Differenze tra le versioni di "Sunnismo"

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== Luoghi sacri ==
I luoghi sacri del sunnismo sono per i primi tre posti gli stessi di [[sciismo|sciiti]] e [[kharigiti]] (cioè [[Al-Masjid al-Haram]] della [[Mecca]], secondo la [[Moschea del Profeta]] a [[Medina]], il terzo è la [[Monte del Tempio|Spianata delle Moschee]] a [[Gerusalemme]]). Il quarto posto è l'università islamica [[al-Azhar]] al [[Cairo]] (in particolare la sua [[Moschea di al-Azhar|moschea]]) in [[Egitto]]. Seguono ulteriori siti (senza unanime consenso e senza un ordine di preferenza specifico, ma considerati al pari di al-Azhar), tra cui la [[Moschea degli Omayyadi]] a [[Damasco]] in [[Siria]]<ref name="DumperStanley2007-Damascus">{{cite encyclopedia |editor-last1=Dumper |editor-first1=Michael R. T. |editor-last2=Stanley |editor-first2=Bruce E. |author=Janet L. Abu-Lughod (contributor) |title=Cities of the Middle East and North Africa: A Historical Encyclopedia |publisher=[[ABC-CLIO]] |chapter=Damascus |pages=119–126 |isbn=978-1-5760-7919-5 |chapter-url=https://books.google.com/books?id=3SapTk5iGDkC&pg=PA121&dq=damascus+%22fourth+holiest%22&hl=en&sa=X&ved=0ahUKEwidxpjPzIPfAhVutIsKHfGuC-gQ6AEILjAB#v=onepage&q=damascus%20%22fourth%20holiest%22&f=false |year=2007}}</ref><ref>[https://www.nybooks.com/daily/2013/08/02/damascus-whats-left/ Damascus: What’s Left], Sarah Birke, New York Review of Books</ref><ref>Faedah M. Totah, "Return to the origin: negotiating the modern and unmodern in the old city of Damascus", su: ''City & Society'' 21.1 (2009): 58-81.</ref>, la [[Grande moschea di Qayrawan]] (nominalmente dedicata a ''[[Sayyid|Sīdī]]'' [[Uqba ibn Nafi'|ʿUqba b. Nāfiʿ]]) in [[Tunisia]],<ref>Roni Berger, "Impressions and thoughts of an incidental tourist in Tunisia in January 2011", su: ''Journal of International Women's Studies'' 12.1 (2011), pp. 177-178.</ref><ref>Nagel, Ronald L. "Jews of the Sahara", su ''Einstein Journal of Biology and Medicine'' 21.1 (2016), pp. 25-32.</ref><ref>Ray Harris and Khalid Koser, "Islam in the Sahel" su: ''Continuity and Change in the Tunisian Sahel'', Routledge, 2018, pp. 107-120.</ref> la [[Tomba dei Patriarchi]] (o Santuario di Abramo) a [[Hebron]],<ref name=vitullo2003>{{Cita pubblicazione|anno=2003|titolo=People Tied to Place: Strengthening Cultural Identity in Hebron's Old City|nome=Anita|cognome=Vitullo|rivista=Journal of Palestine Studies|volume=33|pp=68–83|doi=10.1525/jps.2003.33.1.68}} quote: From earliest Islam, the sanctuaries of Hebron and Jerusalem [al-Haram al-Ibrahimi and al-Haram al-Sharif] were holy places outranked only by Mecca and Medina; the Ibrahimi Mosque was regarded by many as Islam’s fourth holiest site. Muslims believe that the Hebron sanctuary was visited by the Prophet Muhammad on his mystical nocturnal journey from Mecca to Jerusalem.</ref> [[Bukhara]] in [[Uzbekistan]],<ref>Kevin Jones, "Slavs and Tatars: Language arts", su: ''ArtAsiaPacific'' 91 (2014), p. 141.</ref><ref>Razia Sultanova, ''From Shamanism to Sufism: Women, Islam and Culture in Central Asia''. Vol. 3. IB Tauris, 2011.</ref> [[Distretto di Eyüp|Eyüp]] (distretto di [[Istanbul]]),<ref>Emeka E.Okonkwo and C. A. Nzeh, "Faith–Based Activities and their Tourism Potentials in Nigeria", su: ''International Journal of Research in Arts and Social Sciences'' 1 (2009), pp. 286-298.</ref><ref>Mir, Altaf Hussain, ''Impact of tourism on the development in Kashmir valley''. Diss. Aligarh Muslim University, 2008.</ref> e [[Harar]]<ref>Patrick Desplat, "The Making of a ‘Harari’City in Ethiopia: Constructing and Contesting Saintly Places in Harar", su: ''Dimensions of Locality: Muslim Saints, Their Place and Space'' 8 (2008), p. 149.</ref><ref>[https://www.bbc.com/news/world-africa-40656946 Harar - the Ethiopian city known as 'Africa's Mecca'], BBC, 21 July 2017</ref> in [[Etiopia]].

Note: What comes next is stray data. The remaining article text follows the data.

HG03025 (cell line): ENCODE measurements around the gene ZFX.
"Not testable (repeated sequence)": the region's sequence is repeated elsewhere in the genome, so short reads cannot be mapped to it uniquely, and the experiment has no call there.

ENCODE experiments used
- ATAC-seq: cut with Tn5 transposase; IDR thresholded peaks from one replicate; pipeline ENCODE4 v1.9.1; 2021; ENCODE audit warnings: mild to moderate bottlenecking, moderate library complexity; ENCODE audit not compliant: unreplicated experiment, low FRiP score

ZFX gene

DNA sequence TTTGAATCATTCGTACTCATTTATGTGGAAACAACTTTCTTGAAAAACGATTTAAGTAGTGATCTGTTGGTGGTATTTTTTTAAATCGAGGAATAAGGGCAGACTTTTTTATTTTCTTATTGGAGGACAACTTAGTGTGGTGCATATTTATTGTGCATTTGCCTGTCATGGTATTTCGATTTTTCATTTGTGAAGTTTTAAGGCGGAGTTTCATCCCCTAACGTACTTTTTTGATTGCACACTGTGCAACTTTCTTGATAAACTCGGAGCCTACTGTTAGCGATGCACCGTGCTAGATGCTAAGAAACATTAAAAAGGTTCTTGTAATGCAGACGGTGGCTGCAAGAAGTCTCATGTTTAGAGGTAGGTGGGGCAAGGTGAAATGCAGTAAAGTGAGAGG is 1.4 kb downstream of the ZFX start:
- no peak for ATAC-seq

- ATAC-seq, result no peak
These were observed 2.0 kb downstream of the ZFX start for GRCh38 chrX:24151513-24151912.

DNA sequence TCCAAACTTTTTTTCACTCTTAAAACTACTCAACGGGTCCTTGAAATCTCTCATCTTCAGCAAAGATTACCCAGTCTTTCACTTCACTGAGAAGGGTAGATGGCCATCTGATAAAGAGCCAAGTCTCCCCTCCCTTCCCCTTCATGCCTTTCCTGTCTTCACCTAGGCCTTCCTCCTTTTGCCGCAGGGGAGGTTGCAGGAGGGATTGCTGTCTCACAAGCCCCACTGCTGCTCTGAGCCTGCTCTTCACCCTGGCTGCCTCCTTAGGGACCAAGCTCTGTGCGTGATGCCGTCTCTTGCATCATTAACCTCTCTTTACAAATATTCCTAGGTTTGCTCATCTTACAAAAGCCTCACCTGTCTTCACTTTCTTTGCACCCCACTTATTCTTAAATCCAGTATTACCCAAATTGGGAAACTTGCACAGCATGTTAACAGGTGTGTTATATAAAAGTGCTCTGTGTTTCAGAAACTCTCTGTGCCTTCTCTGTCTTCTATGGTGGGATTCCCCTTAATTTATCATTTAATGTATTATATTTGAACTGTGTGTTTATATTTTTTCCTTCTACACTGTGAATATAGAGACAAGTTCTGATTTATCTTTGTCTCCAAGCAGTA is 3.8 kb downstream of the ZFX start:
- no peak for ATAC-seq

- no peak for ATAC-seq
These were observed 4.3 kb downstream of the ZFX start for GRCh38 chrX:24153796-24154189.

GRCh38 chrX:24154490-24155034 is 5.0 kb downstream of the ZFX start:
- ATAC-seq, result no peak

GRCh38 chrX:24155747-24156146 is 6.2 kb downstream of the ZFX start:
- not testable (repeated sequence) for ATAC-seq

== Note ==
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